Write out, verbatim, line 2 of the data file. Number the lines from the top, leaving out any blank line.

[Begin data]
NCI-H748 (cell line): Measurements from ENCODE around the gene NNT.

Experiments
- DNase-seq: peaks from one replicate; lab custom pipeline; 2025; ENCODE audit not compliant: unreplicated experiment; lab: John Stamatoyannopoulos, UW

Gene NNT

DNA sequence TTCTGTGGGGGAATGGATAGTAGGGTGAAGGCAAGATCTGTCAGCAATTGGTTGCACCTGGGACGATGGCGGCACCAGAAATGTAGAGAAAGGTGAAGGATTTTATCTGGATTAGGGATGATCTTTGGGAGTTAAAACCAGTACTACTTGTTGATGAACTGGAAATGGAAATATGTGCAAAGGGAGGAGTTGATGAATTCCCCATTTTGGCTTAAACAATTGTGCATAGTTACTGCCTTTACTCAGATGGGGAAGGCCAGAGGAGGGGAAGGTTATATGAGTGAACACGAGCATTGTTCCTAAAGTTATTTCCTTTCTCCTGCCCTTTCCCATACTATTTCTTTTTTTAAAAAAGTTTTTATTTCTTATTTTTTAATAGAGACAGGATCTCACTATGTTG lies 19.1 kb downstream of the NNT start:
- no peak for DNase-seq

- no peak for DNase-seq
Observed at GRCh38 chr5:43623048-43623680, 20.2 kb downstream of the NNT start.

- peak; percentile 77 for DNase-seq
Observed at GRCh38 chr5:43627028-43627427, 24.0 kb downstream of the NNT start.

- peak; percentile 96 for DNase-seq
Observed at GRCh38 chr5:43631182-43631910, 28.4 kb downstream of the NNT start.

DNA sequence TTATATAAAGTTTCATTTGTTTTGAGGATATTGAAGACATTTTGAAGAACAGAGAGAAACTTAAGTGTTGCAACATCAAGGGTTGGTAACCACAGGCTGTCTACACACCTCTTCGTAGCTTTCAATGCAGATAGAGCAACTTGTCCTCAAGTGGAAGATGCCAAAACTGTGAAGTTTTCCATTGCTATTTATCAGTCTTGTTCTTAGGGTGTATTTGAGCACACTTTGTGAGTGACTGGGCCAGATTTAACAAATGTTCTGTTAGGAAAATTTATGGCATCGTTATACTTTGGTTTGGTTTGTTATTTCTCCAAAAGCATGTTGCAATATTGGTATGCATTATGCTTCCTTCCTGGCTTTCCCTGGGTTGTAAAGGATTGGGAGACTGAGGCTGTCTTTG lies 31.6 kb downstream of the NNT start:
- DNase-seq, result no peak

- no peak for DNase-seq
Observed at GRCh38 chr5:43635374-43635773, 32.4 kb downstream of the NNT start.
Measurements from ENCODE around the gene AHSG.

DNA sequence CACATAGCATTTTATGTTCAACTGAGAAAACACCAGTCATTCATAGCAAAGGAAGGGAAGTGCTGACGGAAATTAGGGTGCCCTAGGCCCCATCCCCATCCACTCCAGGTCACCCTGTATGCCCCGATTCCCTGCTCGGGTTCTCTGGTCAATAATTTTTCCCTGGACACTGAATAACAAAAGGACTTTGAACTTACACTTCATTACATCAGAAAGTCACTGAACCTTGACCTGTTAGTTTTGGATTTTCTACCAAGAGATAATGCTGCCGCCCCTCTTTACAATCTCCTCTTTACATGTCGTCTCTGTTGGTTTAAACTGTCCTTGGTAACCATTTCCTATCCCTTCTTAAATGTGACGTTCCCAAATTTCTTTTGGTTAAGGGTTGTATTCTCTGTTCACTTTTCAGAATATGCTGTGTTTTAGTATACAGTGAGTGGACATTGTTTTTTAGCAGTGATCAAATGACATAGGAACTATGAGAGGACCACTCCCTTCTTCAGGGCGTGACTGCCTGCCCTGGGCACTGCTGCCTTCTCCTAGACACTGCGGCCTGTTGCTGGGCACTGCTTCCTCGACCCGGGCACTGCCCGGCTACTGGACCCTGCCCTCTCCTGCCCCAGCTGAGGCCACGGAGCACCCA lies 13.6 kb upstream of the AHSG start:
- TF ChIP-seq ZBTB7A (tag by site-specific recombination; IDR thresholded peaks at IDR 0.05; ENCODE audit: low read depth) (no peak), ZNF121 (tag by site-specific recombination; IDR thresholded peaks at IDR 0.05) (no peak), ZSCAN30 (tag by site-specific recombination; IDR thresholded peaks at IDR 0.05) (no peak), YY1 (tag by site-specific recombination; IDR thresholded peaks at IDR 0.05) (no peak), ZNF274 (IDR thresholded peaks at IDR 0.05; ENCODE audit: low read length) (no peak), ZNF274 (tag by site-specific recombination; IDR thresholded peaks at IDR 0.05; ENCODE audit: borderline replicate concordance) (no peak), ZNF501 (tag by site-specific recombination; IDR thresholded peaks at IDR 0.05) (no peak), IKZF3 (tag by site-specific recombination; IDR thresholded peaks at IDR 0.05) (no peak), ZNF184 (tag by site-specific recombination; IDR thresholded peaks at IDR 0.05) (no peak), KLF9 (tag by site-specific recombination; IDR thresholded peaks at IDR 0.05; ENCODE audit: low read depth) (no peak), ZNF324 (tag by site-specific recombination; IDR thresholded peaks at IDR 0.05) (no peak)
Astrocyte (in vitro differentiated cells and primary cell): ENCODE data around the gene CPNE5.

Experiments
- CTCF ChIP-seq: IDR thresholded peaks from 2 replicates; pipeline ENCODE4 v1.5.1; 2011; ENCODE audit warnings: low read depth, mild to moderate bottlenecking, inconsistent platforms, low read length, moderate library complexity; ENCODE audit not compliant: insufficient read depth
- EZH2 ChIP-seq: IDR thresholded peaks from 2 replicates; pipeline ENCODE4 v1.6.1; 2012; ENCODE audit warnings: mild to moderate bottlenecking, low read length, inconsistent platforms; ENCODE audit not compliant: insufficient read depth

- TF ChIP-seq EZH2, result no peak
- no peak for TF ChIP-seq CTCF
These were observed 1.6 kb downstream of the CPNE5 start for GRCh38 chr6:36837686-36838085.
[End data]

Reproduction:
Experiments